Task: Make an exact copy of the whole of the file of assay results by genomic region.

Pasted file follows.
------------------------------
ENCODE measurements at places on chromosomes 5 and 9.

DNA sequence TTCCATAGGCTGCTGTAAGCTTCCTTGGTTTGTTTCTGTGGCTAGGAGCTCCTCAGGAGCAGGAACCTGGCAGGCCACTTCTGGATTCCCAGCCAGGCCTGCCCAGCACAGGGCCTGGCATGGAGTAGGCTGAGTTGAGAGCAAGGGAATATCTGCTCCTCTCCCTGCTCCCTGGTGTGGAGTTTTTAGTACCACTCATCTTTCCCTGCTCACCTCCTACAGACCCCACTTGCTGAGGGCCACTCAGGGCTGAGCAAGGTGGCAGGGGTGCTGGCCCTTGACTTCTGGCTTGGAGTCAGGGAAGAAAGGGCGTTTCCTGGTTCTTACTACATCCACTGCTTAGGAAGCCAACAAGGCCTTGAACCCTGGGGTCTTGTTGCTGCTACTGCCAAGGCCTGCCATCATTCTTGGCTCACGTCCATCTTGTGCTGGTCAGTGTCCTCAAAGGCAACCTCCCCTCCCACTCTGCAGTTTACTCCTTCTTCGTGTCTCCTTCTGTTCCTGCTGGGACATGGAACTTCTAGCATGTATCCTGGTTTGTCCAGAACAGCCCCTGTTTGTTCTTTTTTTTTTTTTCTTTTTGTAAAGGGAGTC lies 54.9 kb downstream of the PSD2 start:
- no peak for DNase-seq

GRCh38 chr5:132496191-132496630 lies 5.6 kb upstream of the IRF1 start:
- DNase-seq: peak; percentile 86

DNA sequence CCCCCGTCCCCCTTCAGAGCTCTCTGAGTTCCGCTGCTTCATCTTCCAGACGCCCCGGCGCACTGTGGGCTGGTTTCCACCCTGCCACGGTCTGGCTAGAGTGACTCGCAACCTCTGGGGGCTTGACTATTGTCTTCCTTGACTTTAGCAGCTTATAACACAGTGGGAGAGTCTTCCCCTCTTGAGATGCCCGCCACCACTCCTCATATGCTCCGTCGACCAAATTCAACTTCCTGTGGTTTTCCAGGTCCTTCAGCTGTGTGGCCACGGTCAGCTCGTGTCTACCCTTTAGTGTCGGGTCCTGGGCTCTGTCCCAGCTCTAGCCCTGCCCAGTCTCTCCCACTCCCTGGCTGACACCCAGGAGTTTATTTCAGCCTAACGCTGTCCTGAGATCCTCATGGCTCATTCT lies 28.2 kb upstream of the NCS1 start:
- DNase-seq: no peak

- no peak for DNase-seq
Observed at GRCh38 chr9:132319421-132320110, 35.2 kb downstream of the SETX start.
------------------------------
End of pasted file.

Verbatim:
ENCODE measurements at places on chromosomes 5 and 9.

DNA sequence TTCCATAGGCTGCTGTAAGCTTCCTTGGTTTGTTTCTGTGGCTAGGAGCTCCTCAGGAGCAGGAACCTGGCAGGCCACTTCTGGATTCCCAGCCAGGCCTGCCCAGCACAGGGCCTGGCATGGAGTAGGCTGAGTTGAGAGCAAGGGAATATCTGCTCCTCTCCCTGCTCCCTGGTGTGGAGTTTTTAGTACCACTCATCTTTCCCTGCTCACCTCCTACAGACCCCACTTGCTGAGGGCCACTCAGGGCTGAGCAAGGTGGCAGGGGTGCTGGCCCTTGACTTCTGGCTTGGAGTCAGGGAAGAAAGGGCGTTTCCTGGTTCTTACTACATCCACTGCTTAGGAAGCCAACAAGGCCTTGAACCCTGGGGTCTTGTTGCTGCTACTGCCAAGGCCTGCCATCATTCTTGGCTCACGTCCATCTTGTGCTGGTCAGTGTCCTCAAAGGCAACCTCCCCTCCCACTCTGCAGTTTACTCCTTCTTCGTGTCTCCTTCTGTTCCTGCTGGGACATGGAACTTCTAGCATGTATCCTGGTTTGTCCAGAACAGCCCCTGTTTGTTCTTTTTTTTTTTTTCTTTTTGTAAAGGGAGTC lies 54.9 kb downstream of the PSD2 start:
- no peak for DNase-seq

GRCh38 chr5:132496191-132496630 lies 5.6 kb upstream of the IRF1 start:
- DNase-seq: peak; percentile 86

DNA sequence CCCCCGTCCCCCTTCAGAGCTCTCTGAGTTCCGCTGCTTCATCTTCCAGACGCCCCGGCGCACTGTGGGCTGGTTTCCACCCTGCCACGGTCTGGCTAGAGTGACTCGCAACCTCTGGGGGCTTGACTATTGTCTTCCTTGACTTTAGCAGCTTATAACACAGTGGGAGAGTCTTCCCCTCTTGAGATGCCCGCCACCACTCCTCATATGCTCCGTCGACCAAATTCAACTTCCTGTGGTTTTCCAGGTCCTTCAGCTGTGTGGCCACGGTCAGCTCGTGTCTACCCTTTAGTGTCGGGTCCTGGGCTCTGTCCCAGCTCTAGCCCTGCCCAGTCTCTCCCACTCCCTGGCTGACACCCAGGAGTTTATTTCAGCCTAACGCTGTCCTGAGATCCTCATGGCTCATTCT lies 28.2 kb upstream of the NCS1 start:
- DNase-seq: no peak

- no peak for DNase-seq
Observed at GRCh38 chr9:132319421-132320110, 35.2 kb downstream of the SETX start.